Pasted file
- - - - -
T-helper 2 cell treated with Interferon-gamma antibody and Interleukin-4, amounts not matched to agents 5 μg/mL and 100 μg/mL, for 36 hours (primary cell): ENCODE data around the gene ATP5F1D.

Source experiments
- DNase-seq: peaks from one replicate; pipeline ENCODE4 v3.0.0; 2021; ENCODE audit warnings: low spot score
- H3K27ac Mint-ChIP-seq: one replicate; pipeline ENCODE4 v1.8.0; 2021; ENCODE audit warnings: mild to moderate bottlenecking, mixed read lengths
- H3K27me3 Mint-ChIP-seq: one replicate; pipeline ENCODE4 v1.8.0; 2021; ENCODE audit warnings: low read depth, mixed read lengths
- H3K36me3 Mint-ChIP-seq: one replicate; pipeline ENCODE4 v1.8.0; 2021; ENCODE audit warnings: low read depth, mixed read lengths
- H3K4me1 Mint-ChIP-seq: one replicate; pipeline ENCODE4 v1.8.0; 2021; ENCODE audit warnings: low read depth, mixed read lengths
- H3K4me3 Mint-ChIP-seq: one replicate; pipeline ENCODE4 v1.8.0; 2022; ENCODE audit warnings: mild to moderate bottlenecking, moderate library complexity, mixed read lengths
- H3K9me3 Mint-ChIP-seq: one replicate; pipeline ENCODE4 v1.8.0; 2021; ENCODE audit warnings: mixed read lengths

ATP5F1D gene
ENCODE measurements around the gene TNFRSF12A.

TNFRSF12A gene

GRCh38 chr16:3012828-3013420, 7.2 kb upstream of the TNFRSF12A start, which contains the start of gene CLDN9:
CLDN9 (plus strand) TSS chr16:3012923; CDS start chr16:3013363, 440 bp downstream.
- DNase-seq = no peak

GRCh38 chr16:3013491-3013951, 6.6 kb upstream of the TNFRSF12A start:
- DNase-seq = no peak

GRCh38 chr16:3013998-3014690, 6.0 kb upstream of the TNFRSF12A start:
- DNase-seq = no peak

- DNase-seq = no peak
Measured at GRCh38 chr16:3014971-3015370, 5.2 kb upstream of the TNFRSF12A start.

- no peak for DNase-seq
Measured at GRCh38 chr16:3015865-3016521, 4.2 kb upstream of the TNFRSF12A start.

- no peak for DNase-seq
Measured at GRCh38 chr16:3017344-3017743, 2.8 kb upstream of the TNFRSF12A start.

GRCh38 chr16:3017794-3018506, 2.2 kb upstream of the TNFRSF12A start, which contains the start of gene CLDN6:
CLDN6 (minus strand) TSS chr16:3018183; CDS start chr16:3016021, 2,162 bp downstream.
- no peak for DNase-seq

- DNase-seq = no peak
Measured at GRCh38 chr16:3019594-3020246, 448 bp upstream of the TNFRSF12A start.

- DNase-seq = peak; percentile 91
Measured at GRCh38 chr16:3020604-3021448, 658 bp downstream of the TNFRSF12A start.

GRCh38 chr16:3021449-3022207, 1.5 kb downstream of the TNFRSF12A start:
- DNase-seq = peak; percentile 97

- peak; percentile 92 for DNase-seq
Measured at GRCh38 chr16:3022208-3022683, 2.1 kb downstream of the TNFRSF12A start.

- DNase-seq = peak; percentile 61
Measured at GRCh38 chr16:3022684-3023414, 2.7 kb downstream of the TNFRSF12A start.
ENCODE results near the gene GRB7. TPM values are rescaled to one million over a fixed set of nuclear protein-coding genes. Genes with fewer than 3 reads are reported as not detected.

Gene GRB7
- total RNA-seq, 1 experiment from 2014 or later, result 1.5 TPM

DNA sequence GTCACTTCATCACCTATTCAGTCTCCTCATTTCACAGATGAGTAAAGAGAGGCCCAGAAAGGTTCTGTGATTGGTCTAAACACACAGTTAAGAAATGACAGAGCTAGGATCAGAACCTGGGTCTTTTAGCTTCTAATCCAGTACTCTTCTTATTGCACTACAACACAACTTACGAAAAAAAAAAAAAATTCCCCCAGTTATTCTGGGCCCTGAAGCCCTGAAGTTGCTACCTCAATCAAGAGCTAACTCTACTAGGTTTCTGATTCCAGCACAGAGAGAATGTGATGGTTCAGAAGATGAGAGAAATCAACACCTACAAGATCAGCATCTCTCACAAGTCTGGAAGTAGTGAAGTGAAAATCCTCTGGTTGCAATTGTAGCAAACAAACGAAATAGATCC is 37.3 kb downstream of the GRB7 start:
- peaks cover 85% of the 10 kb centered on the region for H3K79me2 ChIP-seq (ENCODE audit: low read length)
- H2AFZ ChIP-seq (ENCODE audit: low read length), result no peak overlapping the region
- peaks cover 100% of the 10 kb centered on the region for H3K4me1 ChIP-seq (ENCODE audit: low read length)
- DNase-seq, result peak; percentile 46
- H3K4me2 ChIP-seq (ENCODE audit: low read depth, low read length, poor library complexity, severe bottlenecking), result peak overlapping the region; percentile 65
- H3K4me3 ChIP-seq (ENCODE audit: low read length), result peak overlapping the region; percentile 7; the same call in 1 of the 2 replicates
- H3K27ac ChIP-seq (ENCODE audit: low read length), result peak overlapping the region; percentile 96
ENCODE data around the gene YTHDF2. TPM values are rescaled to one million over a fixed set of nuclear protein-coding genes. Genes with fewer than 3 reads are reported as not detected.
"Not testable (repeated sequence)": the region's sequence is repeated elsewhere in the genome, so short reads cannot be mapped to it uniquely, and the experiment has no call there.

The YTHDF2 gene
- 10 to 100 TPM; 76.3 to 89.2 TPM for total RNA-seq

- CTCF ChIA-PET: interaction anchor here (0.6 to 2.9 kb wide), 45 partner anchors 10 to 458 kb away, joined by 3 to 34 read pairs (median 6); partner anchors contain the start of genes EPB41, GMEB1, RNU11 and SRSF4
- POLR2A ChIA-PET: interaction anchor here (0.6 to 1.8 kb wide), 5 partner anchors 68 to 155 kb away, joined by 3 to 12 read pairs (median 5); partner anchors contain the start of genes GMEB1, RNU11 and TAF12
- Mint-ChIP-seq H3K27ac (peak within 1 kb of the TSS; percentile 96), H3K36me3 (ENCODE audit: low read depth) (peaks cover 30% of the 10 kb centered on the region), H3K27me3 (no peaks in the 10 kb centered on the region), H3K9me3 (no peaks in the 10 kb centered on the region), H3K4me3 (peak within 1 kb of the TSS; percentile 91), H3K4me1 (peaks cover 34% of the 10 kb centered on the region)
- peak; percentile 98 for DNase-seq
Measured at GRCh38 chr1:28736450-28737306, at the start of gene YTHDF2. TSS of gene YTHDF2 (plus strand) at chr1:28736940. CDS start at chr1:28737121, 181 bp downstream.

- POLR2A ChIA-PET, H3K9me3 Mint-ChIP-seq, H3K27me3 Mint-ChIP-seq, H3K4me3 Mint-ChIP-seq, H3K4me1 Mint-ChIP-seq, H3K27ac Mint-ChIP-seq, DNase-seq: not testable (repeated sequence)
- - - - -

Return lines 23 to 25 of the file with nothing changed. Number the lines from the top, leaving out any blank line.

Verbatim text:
Measured at GRCh38 chr16:3015865-3016521, 4.2 kb upstream of the TNFRSF12A start.

- no peak for DNase-seq
Measured at GRCh38 chr16:3017344-3017743, 2.8 kb upstream of the TNFRSF12A start.